Both Olympic-Bound Yalies Finish In The Top Five
Miami, Fla. – Junior Claire Dennis, a member of the Yale women's varsity sailing team, returned to campus on Sunday after a week of competitive racing at the annual Olympic Classes Regatta in Miami, Fla. This was one of the fairly rare opportunities that Dennis has had to continue her international-level sailing since she entered college. She made the comment that "it took a little bit of time to get used to the Olympic style courses again."
Despite a difference in the length and setup of the courses between international and collegiate sailing, when it comes to practice, time on the water is the biggest factor and college sailing definitely provides plenty of that. The Yale team is currently out-of-season until the end of February; however, especially considering the high level of competition at the OCR, Dennis' results were strong nonetheless. She finished 16th overall in a 60-boat laser radial fleet, making her the second American finisher. The American ahead of her was 2012 Olympic representative Paige Railey who finished eighth.
With the Olympics only six months away, many of the world's 2012 Olympic sailors were competing at the Miami OCR as a means of final-stage preparation. Dennis noted that most of the women at the top of the laser radial fleet were "huge!" By this she meant that the athletes were in peak physical condition and had added weight-gain to their training programs because the Olympic venue in Weymouth, England, is anticipated to be windy. Despite the routine weight training that she does with the Yale varsity sailing team, Dennis said that a difference in fitness was particularly noticeable in the windy races at the end of the regatta.
While Dennis competed at the OCR in order to stay sharp during college off-season and to continue getting international sailing experience, Yale alums Sarah Lihan '10 and Stu McNay '05 were there competing for slightly more serious reasons. This was the first event of several in 2012 that Lihan and McNay intend to use to prepare for the Olympic Games this coming summer. The year is off to a reasonably good start, considering that both Olympic Yalies finished inside of the top five in their respective classes.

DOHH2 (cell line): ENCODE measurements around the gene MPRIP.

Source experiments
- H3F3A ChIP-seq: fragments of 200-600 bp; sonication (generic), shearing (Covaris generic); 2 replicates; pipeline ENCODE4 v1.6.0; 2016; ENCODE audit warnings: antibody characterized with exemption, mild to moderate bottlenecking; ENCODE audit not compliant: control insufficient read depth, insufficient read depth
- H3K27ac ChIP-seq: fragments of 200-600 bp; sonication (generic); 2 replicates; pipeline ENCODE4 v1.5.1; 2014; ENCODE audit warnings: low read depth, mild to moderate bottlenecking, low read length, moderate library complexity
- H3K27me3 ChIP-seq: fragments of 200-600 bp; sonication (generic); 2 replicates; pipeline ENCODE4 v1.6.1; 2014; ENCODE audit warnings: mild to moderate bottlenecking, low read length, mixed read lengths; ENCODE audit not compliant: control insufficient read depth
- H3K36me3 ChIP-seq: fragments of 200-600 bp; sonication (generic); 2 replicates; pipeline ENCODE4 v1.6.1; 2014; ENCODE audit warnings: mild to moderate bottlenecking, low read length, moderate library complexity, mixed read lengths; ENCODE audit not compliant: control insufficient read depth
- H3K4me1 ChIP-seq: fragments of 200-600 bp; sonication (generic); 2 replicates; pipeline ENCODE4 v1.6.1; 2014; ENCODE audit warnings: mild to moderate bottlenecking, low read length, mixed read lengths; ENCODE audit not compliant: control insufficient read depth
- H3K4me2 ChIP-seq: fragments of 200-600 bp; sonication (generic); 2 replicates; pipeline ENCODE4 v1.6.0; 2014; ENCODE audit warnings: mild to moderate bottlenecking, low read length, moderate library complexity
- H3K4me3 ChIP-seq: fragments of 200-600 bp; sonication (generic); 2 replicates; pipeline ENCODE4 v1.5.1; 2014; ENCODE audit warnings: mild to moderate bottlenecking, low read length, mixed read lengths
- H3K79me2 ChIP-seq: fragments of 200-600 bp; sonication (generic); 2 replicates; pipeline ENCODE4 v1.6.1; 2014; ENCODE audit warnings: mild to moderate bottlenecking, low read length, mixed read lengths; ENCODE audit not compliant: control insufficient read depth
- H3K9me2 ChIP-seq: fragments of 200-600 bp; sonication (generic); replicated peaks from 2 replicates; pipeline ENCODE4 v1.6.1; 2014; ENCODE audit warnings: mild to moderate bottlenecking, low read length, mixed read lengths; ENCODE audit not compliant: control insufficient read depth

Lihan and her teammate, Amanda Clark, finished fifth-place overall in the women's 470 class. While their scores in the early races of the regatta were very mid-fleet, they did not finish outside of the top-five in their last six races, except for the medal race, and in four of those races they finished either second or third. Finishing just ahead of them was a team from Argentina, while two British teams took bronze and silver and the gold medal went to a team from the Netherlands.
McNay and his teammate, Graham Biehl, finished fourth overall in the men's 470 class, just one spot away from standing on the podium. An unfortunate collision with another boat in race eight of the regatta forced them to retire after finishing. By throwing that race out, the team was consequently unable to discard their only double-digit score of the regatta, an 11 which they got in race five. Without the unlucky collision, maybe they would have had few enough points to claim the bronze from the Greek team just ahead of them.
Nonetheless, McNay and Biehl finished strong and even matched their best score of the regatta— second, in the extra-important medal race on Saturday. The medal race is an Olympic sailing novelty that was established last quadrennial in an attempt to increase the stakes of the final race and also heighten media accessibility. After ten races have been completed in a regatta, the top ten teams in the standings, at that point, are sent out on the final day to compete against each other in a race where the course is closer to land for spectating purposes and the results count double. At the OCR, McNay and Biehl finished second in the medal race and therefore added four points to their overall score. It is often believed that the institution of the medal race benefits American Olympic sailors because so many of them, like McNay and Lihan, are extremely familiar with smaller, less-open-water courses from college sailing
The next Yale sailing news to look forward to is the start of the collegiate spring season. The coed and women's varsity teams are working hard to stay in shape during off-season and look forward to getting back on the water after a long, although relatively mild, winter. As for Yale's Olympic-bound alumni, Lihan and McNay are scheduled to travel to Spain at the end of March to race at another ISAF World Cup event.
Report filed by Chris Segerblom '14, Yale Sports Publicity